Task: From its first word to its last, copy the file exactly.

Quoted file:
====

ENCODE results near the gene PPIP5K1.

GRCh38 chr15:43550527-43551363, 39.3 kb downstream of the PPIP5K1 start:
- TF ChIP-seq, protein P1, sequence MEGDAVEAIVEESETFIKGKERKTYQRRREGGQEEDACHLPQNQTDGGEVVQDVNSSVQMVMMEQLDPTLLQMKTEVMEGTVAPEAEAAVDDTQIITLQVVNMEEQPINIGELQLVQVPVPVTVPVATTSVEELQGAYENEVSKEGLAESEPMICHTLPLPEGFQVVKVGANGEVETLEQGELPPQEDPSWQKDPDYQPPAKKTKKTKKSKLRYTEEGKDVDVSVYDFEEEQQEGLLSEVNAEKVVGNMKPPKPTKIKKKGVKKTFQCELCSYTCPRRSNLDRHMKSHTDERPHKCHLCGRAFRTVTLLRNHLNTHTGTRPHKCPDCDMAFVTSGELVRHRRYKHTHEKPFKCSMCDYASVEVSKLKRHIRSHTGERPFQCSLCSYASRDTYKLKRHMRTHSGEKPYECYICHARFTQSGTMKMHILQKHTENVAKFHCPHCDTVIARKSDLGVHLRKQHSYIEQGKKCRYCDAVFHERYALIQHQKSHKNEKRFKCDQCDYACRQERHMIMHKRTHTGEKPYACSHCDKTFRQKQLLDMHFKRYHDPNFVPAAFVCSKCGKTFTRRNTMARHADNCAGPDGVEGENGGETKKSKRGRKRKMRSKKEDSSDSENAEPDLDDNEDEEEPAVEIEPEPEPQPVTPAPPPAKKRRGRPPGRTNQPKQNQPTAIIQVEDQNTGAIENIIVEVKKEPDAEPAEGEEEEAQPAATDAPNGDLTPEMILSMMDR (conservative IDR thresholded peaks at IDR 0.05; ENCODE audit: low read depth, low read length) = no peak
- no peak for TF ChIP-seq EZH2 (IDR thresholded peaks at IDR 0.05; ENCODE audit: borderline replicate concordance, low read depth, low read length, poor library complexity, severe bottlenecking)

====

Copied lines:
ENCODE results near the gene PPIP5K1.

GRCh38 chr15:43550527-43551363, 39.3 kb downstream of the PPIP5K1 start:
- TF ChIP-seq, protein P1, sequence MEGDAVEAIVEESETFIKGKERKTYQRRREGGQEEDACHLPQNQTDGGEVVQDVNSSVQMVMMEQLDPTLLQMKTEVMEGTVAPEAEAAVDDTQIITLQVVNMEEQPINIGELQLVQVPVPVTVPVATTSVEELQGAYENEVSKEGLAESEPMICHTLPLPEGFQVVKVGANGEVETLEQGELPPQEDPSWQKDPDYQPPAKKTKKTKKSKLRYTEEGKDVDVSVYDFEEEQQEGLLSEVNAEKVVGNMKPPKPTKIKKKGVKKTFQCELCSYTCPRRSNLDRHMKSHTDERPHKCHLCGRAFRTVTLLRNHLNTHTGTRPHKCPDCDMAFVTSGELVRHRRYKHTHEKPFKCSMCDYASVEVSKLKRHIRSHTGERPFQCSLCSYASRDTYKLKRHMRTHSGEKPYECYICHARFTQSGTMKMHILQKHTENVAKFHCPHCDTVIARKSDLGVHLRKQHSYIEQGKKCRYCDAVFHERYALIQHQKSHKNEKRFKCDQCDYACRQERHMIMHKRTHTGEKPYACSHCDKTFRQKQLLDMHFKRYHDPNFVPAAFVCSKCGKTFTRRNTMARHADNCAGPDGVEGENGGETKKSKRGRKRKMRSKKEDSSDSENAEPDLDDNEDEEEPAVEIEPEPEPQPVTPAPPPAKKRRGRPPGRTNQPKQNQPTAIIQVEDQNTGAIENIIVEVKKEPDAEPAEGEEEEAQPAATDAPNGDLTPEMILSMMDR (conservative IDR thresholded peaks at IDR 0.05; ENCODE audit: low read depth, low read length) = no peak
- no peak for TF ChIP-seq EZH2 (IDR thresholded peaks at IDR 0.05; ENCODE audit: borderline replicate concordance, low read depth, low read length, poor library complexity, severe bottlenecking)